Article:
Telling The Cautionary Tales Of Cyber Crime
Fixing the disconnect from news in the field to how breaches actually work
Scare tactics and the media are often two items that are grouped together in the cyber security industry (anyone else tired of seeing the guy in the dark hoodie in front of the computer?). Fear is oftentimes used to make an impact on cyber security headlines because they’re memorable for consumers. However, this is not always the case in the corporate world.
Here, CNBC reporter and adjunct professor of cyber security in the Applied Intelligence program at Georgetown University, Kate Fazzini, explains how she wants to change that. Driven by the need to deliver the right information in a more accessible way for everyone, in order to make a more realistic impact, Cyber Security Hub caught up with Fazzini to dig a little deeper into the disconnect from news in the field to how breaches actually work. Plus, we get a little more insight into her new book: "Kingdom of Lies: Unnerving Adventures in the World of Cybercrime,” available June 11, 2019, wherever books are sold.
CS HUB: How did you get into covering the cyber security industry?
FAZZINI: I worked in cyber security at a bank, and then later for a number of technology clients in my role as a principal at the consulting firm Promontory Financial Group. During this time, I consumed all the news I could about cyber security. And I saw there was a major disconnect between what is reported in the news about the field, and how “breaches” actually work from the inside. A lot of information was wrong, but more importantly; a lot of the coverage was focused on things that had little impact on people’s real lives or their businesses. There was too little insight into why all this was happening. I wanted to change that.
CS HUB: What made you specifically decide to write this book?
FAZZINI: It was for many of the same reasons, but also because I had met so many fascinating people with fascinating stories that all converged, even if they didn’t know one another. They converged over certain major incidents, or in certain countries or because of certain big figures in the hacking underground. I wanted to tell their stories, and in doing so, hopefully invite a wider range of readers who don’t care much for technical jargon or pontifications on cyber warfare, but who can approach a crime thriller or a cautionary business tale.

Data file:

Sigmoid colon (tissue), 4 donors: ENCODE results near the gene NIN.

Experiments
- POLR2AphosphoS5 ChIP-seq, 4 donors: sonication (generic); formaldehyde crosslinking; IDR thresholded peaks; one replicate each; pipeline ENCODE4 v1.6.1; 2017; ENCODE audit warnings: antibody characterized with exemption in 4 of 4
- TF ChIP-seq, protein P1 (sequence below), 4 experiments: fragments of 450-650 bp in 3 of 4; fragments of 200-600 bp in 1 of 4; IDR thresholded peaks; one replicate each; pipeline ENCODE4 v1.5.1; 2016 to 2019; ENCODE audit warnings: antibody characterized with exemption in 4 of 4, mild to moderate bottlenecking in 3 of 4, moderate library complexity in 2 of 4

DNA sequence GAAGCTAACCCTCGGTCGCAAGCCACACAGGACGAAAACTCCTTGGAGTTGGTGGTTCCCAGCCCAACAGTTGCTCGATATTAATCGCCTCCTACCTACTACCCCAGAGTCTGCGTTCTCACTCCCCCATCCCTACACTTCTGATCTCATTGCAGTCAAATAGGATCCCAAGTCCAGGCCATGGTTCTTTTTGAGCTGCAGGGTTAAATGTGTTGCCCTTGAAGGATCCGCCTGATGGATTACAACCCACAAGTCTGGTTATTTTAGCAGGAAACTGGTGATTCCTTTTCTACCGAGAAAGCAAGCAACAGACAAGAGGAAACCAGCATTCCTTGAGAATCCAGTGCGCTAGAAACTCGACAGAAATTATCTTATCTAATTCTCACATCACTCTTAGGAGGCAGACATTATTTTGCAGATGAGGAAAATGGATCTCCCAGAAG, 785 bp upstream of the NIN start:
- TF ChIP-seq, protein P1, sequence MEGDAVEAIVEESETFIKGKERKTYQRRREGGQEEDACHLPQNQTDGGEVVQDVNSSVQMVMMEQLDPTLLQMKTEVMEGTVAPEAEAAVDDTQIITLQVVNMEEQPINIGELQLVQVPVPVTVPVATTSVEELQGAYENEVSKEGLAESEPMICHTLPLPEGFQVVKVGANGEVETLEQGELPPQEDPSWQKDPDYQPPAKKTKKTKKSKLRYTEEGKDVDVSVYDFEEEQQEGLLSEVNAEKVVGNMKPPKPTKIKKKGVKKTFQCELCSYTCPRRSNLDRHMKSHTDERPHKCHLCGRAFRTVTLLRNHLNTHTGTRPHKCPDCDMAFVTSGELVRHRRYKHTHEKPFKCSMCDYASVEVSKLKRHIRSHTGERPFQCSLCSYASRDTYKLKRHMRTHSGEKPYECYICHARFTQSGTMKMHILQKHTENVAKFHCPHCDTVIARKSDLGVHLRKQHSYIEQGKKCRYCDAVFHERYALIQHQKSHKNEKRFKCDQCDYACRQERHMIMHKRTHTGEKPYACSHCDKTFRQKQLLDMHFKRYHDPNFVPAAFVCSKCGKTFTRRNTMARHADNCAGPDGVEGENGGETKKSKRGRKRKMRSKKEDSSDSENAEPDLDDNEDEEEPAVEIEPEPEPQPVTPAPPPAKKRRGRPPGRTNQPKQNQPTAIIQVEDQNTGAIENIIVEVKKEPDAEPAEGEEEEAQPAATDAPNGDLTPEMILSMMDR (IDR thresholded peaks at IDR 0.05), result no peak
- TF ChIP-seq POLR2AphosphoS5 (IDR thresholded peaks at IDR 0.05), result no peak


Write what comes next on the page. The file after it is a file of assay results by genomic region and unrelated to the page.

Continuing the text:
"I wanted to tell their stories, and in doing so, hopefully invite a wider range of readers who don’t care much for technical jargon or pontifications on cyber warfare, but who can approach a crime thriller or a cautionary business tale."
CS HUB: Can you give a brief synopsis? What is it about?
FAZZINI: The book is a braided narrative that examines the lives of four key people, some of whom are criminals, some of whom are good guys, but all of whom sometimes skate the boundaries between good and bad. It explores their motives, and goes into detail about how information security has uprooted their lives, also for good or bad. It explores the common threads that unite both sides.
CS HUB: Why is telling these stories so important today?
FAZZINI: We have a lot of problems we need to solve as it relates to cyber security, and we’re not solving them. We can’t keep doing things the same way, or thinking about things the same way. I see a lot of the cyber security marketing and literature out there as being much like a blunt instrument, hammering away at the exact same talking points year after year without an attempt to genuinely re-evaluate a problem that has obviously evolved beyond our past capabilities.
Have you ever heard of that analogy, when you put a small piece of granite underneath a microscope it looks just like the mountain? I wanted to start this conversation by putting the problem under a microscope, and zeroing on some of the people involved, right down to their individual stories. Not the big names that you’ve heard of or the people with the most impressive titles, but the people doing the work for good or for bad. And then seeing where that takes us.
"I see a lot of the cyber security marketing and literature out there as being much like a blunt instrument, hammering away at the exact same talking points year after year without an attempt to genuinely re-evaluate a problem that has obviously evolved beyond our past capabilities."
CS HUB: How has the cyber security industry evolved to be as important as it is now?
FAZZINI: I think we are certainly at a point where the cyber security industry is struggling under its own weight. There are a lot of companies, and they’re kind of shanking each other at every turn. I might see more of this looking at it from a media perspective than people working in it, but that makes it an interesting period for the industry.